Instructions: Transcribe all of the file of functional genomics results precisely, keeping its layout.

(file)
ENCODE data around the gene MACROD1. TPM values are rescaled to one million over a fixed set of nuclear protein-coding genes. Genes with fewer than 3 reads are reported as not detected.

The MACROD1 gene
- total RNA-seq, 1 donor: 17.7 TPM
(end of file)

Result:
ENCODE data around the gene MACROD1. TPM values are rescaled to one million over a fixed set of nuclear protein-coding genes. Genes with fewer than 3 reads are reported as not detected.

The MACROD1 gene
- total RNA-seq, 1 donor: 17.7 TPM